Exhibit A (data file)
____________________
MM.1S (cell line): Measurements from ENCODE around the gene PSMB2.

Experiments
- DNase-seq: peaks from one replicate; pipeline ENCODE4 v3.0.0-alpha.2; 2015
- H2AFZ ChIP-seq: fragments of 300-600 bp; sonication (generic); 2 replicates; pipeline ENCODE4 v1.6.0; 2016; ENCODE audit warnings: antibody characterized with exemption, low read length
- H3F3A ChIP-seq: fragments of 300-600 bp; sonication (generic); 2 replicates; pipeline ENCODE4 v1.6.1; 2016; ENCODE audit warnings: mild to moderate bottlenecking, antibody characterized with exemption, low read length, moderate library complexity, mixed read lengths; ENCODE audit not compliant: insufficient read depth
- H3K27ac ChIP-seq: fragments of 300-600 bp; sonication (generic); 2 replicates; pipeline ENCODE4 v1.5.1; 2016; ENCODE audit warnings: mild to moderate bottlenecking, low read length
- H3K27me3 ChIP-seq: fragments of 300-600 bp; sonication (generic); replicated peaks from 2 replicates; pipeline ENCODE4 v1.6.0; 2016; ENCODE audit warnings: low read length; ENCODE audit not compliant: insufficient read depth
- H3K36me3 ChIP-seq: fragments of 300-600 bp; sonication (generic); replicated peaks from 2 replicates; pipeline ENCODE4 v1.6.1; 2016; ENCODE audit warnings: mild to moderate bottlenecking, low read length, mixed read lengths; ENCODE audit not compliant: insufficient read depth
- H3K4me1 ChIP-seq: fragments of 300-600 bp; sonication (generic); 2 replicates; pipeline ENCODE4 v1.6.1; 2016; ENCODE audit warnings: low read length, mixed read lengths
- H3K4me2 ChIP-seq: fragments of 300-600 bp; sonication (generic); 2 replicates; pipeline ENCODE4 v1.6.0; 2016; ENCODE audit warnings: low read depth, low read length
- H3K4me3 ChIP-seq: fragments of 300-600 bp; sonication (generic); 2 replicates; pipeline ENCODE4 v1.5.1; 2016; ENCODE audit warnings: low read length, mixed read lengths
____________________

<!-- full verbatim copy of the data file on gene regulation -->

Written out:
MM.1S (cell line): Measurements from ENCODE around the gene PSMB2.

Experiments
- DNase-seq: peaks from one replicate; pipeline ENCODE4 v3.0.0-alpha.2; 2015
- H2AFZ ChIP-seq: fragments of 300-600 bp; sonication (generic); 2 replicates; pipeline ENCODE4 v1.6.0; 2016; ENCODE audit warnings: antibody characterized with exemption, low read length
- H3F3A ChIP-seq: fragments of 300-600 bp; sonication (generic); 2 replicates; pipeline ENCODE4 v1.6.1; 2016; ENCODE audit warnings: mild to moderate bottlenecking, antibody characterized with exemption, low read length, moderate library complexity, mixed read lengths; ENCODE audit not compliant: insufficient read depth
- H3K27ac ChIP-seq: fragments of 300-600 bp; sonication (generic); 2 replicates; pipeline ENCODE4 v1.5.1; 2016; ENCODE audit warnings: mild to moderate bottlenecking, low read length
- H3K27me3 ChIP-seq: fragments of 300-600 bp; sonication (generic); replicated peaks from 2 replicates; pipeline ENCODE4 v1.6.0; 2016; ENCODE audit warnings: low read length; ENCODE audit not compliant: insufficient read depth
- H3K36me3 ChIP-seq: fragments of 300-600 bp; sonication (generic); replicated peaks from 2 replicates; pipeline ENCODE4 v1.6.1; 2016; ENCODE audit warnings: mild to moderate bottlenecking, low read length, mixed read lengths; ENCODE audit not compliant: insufficient read depth
- H3K4me1 ChIP-seq: fragments of 300-600 bp; sonication (generic); 2 replicates; pipeline ENCODE4 v1.6.1; 2016; ENCODE audit warnings: low read length, mixed read lengths
- H3K4me2 ChIP-seq: fragments of 300-600 bp; sonication (generic); 2 replicates; pipeline ENCODE4 v1.6.0; 2016; ENCODE audit warnings: low read depth, low read length
- H3K4me3 ChIP-seq: fragments of 300-600 bp; sonication (generic); 2 replicates; pipeline ENCODE4 v1.5.1; 2016; ENCODE audit warnings: low read length, mixed read lengths